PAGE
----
infection control

Would our deceased Presidents fare better today medically than they did in their respective eras? The answer might surprise you.

Of the thirty-eight United States’ presidents who have died, collectively, they surpassed life expectancies of their respective generations. (1) Did being in such a position of prominence afford them superior care to account for this windfall?

Unpacking their individual causes of death in parallel with medical advancement is one way to provoke greater understanding.

Being alive when we didn’t know how disease spread, sadly, sealed Washington’s fate.

Washington is a perfect example of how evolution of standard of care could have saved his life. Though well-intended, his physicians could not have known then what we...

As tempting as it is, freaking out about most anything -- especially infectious diseases -- tends to render us useless and is not in our best interest. In recent years, Zika and Ebola caused a stir, even a national hysteria. Now, monkeypox has arrived on the media scene.

With a catchy name hearkening back to images of smallpox and its devastation, this animal moniker only makes it all more exotic and worrisome. But, like most infectious agents, informing yourself about its origin, mode of spread and emphasizing proper precautions for disease prevention will allow your concerns to subside.

So, before The Washington Post freaks you out with this...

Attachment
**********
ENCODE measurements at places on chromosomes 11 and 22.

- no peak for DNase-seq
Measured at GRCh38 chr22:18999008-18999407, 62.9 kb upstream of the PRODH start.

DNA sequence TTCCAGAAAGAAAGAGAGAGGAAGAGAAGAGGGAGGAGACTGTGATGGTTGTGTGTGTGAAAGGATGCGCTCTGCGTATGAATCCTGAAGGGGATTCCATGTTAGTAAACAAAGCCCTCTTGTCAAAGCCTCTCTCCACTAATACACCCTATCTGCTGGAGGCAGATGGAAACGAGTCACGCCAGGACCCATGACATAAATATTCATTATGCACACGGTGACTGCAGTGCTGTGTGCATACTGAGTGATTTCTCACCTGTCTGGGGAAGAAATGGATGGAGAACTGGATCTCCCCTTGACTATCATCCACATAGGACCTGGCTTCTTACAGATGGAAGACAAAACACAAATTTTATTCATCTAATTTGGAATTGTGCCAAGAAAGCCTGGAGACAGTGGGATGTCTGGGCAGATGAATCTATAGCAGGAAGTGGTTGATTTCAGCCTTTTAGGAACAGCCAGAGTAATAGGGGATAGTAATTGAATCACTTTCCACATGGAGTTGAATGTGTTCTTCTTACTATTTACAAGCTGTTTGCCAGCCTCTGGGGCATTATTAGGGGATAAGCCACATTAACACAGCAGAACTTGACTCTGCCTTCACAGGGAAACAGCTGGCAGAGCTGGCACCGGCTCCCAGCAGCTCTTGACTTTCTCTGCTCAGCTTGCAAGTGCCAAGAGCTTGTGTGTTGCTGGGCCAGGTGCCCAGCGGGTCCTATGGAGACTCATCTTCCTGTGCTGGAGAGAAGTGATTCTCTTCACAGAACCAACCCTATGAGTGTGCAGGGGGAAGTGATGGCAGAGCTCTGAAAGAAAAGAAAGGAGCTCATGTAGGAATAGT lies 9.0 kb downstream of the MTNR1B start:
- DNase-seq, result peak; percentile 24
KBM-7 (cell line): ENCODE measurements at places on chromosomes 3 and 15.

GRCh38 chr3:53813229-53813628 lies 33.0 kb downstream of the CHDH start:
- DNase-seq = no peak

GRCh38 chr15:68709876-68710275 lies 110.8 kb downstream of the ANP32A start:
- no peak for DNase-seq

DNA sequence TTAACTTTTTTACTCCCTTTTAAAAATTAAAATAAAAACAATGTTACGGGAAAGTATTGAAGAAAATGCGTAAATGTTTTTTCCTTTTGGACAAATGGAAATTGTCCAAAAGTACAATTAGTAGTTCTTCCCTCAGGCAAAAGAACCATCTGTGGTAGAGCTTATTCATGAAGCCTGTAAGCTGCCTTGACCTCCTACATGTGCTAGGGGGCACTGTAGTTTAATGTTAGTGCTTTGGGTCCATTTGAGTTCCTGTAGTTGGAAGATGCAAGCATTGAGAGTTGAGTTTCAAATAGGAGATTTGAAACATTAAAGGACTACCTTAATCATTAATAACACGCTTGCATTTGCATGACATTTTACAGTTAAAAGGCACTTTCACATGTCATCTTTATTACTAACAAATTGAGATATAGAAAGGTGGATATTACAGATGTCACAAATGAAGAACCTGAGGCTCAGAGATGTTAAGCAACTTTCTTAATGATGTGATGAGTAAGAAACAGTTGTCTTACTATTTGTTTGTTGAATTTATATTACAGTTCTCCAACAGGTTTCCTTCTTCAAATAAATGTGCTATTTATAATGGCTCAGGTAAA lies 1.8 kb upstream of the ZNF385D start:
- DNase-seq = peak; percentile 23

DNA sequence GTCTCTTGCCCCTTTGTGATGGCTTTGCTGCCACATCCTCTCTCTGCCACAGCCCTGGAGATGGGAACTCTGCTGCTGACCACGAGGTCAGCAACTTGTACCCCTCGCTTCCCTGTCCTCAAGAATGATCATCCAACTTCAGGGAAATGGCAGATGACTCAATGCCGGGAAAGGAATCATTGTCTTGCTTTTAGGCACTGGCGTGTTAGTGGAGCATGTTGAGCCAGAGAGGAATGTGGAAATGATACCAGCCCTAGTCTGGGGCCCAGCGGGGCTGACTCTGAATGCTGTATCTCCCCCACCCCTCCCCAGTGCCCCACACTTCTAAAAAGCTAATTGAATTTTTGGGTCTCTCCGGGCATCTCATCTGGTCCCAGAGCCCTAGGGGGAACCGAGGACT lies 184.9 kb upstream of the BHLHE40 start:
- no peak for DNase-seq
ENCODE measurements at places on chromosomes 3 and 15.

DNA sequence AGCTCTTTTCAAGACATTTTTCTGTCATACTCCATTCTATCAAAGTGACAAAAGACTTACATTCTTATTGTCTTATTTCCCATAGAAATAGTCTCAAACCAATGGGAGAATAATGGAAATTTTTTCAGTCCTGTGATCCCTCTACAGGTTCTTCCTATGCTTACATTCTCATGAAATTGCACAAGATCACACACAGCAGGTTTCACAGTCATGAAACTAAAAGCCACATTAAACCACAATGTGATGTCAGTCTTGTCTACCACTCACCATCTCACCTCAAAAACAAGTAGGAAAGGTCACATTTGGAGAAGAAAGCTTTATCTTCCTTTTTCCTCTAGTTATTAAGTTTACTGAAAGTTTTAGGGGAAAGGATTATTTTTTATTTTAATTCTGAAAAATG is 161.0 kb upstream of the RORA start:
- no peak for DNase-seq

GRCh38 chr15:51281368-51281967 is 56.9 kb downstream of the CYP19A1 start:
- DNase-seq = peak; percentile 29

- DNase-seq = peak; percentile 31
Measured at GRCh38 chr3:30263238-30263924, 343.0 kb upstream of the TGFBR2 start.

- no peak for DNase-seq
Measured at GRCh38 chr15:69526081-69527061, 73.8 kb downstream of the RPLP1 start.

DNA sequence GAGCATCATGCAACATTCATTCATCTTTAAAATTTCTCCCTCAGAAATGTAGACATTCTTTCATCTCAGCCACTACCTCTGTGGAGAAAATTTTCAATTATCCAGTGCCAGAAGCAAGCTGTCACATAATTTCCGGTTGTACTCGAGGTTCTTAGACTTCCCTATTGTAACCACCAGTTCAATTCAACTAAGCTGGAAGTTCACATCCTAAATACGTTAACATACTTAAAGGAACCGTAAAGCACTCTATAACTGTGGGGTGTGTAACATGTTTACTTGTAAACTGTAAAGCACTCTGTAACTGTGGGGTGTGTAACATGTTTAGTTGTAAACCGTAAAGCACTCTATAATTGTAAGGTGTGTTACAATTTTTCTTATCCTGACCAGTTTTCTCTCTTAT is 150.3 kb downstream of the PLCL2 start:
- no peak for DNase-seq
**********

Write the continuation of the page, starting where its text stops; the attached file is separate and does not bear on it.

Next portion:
Okay, most people don't want the words feces and food uttered in the same sentence. So, with just-released reports from a BBC investigation revealing that ice from three of the largest coffee companies in the United Kingdom was contaminated with fecal matter (aka stool), expect a little panic to ensue.

BBC's Watchdog group identified a diversity of bacteria concentrations in iced beverages from Starbucks, Costa Coffee and Caffe Nero. Tables, trays and high chairs were also sampled at 30 branches. The story further claims the companies are initiating their own investigations and updating ice-handling guidelines. 


This morning I attended an event organized by the Committee to Reduce Infection Deaths (RID) at the Harvard Club of New York.

RID's Chairman and Founder as well as former Lt. Governor of New York State Betsy McCaughey, Ph.D. hosted the forum entitled, "CRE and Other High-Mortality Superbugs: How to keep care in our hospitals and nursing homes safe." CRE stands for Carbapenem-resistant Enterobacteriaceae and the emphasis of the presentations and roundtable discussion surrounded CRE and multi-drug resistant organisms (MDROs), in general.

A pool of public health leaders present reflected diverse perspectives on how the complex task of preventing healthcare-associated infections (HAI) needs to be approached. The scope of the...

Carrie Fisher’s tragic death after last week’s inflight medical emergency is sadly an all too familiar occurrence.  In fact, upticks of cardiac-related deaths on Christmas and New Year’s, in particular, are well-documented. 

This is often referred to as the “holiday effect” with the ‘why’ being unknown and most elusive, but speculated to range from any or a combination of the following:  abrupt behavioral changes albeit dietary, alcohol, exercise, work or vacation-induced, stress secondary to travel itself or familial discord or preparations, financial issues, capacity for displacement of death, delayed access to medical care due to remote locations, being en...